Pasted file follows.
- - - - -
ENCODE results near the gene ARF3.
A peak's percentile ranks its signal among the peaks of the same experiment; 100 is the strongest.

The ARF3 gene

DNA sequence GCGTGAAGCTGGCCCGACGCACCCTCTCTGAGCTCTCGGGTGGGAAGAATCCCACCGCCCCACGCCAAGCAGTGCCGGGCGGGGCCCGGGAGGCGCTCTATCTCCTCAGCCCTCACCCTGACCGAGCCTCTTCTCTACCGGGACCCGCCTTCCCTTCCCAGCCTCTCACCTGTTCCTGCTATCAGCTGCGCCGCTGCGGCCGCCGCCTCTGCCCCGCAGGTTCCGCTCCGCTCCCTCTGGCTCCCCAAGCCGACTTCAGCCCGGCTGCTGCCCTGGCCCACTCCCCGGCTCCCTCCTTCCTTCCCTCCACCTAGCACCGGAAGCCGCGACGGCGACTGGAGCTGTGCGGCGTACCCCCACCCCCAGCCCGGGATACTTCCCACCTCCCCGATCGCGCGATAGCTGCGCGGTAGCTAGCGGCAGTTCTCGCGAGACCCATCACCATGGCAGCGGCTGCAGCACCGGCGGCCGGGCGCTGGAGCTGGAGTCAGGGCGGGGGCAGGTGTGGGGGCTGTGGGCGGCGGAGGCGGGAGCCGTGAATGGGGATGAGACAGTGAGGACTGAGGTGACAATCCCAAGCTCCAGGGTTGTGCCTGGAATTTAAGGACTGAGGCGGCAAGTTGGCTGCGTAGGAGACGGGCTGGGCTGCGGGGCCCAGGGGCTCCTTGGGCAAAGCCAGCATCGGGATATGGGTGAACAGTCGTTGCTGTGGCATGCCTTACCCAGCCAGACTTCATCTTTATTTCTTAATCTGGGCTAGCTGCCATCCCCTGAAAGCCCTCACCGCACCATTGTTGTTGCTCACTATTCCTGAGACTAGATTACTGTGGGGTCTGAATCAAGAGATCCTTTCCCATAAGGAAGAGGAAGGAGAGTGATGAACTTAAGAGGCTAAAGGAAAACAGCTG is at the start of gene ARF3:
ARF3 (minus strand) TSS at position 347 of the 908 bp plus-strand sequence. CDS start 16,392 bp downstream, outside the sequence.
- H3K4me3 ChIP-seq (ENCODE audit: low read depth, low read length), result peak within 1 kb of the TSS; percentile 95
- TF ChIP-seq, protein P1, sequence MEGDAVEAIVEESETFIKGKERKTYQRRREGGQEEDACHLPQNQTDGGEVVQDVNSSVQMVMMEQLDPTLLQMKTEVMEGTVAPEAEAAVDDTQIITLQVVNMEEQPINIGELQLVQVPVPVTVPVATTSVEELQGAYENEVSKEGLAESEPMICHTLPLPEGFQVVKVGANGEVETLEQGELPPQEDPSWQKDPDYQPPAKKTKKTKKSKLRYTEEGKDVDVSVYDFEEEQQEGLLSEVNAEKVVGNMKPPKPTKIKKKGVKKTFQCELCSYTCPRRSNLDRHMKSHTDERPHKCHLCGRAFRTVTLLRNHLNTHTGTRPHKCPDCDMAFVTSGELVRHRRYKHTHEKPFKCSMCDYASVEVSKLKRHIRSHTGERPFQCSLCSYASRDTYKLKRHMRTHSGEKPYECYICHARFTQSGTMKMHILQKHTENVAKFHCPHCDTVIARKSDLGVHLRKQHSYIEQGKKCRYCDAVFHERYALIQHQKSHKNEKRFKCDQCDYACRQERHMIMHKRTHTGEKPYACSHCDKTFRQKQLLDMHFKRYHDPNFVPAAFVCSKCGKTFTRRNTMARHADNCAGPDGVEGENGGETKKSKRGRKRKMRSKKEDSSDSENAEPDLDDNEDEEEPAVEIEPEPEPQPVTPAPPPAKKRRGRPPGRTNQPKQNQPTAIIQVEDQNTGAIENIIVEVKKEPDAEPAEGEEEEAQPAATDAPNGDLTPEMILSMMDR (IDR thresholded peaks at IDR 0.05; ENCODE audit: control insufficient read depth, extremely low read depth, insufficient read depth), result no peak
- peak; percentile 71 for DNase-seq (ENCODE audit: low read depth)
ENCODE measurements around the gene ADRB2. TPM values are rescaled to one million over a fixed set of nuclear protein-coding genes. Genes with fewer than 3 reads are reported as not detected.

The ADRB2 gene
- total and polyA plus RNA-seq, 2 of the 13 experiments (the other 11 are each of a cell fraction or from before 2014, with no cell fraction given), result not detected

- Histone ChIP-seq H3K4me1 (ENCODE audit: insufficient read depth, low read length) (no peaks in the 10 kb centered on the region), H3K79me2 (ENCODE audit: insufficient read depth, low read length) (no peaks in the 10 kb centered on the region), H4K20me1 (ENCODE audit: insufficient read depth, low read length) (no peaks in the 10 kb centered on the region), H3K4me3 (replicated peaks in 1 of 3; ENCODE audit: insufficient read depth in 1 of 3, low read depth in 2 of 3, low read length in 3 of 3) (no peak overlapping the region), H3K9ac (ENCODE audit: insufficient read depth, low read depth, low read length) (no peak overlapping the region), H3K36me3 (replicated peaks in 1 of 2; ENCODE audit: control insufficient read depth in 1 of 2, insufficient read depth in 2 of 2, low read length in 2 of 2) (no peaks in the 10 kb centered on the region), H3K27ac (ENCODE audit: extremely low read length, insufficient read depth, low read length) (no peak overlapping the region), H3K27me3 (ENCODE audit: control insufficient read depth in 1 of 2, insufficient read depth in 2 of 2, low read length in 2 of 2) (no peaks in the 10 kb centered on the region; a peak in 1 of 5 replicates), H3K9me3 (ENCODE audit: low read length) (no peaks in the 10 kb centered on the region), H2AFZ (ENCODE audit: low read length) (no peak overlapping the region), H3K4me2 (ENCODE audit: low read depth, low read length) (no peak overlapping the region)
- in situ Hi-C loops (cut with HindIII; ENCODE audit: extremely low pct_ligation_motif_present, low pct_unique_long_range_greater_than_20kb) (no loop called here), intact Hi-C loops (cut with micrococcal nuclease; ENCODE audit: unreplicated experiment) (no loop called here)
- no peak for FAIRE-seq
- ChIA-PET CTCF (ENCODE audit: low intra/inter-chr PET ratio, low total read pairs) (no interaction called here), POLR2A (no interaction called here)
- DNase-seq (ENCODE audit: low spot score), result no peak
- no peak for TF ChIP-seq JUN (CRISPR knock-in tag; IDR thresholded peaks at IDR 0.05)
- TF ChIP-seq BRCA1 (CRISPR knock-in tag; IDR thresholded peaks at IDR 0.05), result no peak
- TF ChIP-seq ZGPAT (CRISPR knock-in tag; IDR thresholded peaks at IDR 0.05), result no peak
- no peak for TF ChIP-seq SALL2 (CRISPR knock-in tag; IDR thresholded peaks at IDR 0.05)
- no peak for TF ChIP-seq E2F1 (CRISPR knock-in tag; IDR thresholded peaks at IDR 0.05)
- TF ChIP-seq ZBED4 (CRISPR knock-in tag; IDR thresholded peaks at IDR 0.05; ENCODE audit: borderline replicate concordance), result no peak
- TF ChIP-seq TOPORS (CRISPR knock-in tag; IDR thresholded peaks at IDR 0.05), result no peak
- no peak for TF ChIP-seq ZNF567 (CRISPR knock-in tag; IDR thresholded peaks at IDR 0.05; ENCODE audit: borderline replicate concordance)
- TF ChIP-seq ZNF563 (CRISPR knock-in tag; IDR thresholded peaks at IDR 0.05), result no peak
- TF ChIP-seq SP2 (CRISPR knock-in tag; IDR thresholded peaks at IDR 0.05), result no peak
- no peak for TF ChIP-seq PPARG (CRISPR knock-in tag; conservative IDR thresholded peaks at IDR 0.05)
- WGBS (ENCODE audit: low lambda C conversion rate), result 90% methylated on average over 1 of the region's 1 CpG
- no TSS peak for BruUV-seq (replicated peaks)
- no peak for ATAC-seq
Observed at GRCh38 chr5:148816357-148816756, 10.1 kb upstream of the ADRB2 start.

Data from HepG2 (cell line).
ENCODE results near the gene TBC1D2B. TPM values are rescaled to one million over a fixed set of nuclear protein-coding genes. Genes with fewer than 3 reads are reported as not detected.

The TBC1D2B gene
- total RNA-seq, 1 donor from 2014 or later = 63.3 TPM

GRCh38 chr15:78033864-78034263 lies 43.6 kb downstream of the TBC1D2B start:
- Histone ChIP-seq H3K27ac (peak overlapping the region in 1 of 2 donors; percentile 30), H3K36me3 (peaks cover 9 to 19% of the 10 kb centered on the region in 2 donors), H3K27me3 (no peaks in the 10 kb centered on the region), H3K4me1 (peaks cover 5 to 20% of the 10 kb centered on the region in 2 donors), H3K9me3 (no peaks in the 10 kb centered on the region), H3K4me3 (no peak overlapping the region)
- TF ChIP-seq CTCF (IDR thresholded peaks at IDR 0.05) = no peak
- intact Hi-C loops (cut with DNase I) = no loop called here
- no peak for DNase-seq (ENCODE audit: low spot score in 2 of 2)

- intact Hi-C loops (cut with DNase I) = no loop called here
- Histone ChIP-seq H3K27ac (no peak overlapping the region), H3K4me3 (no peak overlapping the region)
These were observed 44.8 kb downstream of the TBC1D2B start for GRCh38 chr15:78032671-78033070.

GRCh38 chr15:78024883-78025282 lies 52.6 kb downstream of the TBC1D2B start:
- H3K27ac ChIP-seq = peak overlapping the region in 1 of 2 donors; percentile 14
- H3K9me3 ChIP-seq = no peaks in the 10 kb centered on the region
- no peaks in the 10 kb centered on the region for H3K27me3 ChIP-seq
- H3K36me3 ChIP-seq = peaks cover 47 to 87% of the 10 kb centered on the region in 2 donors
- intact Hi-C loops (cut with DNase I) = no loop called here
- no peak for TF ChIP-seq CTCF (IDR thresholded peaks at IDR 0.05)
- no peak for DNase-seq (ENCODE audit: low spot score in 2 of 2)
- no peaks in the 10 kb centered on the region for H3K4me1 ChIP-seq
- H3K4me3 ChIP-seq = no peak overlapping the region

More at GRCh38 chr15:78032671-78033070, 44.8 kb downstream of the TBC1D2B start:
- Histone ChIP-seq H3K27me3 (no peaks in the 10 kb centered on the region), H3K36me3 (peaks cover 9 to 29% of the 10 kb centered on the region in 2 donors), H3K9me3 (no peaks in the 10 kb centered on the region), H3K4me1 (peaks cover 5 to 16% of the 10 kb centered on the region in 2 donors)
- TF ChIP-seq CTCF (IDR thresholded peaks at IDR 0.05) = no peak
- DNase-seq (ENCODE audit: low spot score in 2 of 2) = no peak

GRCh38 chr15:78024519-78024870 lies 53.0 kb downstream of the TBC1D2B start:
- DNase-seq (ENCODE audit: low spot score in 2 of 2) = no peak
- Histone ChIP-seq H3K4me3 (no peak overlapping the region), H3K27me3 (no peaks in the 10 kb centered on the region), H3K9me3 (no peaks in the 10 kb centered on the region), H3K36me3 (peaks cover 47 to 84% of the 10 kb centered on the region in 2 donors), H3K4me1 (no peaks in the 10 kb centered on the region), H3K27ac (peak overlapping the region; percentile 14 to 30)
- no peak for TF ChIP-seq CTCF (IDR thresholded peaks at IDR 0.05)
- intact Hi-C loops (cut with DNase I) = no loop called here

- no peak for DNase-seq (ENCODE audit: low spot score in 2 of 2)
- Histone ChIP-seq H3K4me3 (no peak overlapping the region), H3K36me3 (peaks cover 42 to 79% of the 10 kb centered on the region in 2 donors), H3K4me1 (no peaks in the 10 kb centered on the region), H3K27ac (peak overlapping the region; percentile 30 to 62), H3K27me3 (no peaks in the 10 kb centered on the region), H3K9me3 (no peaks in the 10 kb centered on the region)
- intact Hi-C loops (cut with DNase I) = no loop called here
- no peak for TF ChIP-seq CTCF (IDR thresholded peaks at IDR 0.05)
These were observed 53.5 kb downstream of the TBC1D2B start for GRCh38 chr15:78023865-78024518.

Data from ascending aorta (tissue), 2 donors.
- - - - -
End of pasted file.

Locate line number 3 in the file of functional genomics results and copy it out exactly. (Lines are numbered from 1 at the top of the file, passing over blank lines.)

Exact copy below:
The ARF3 gene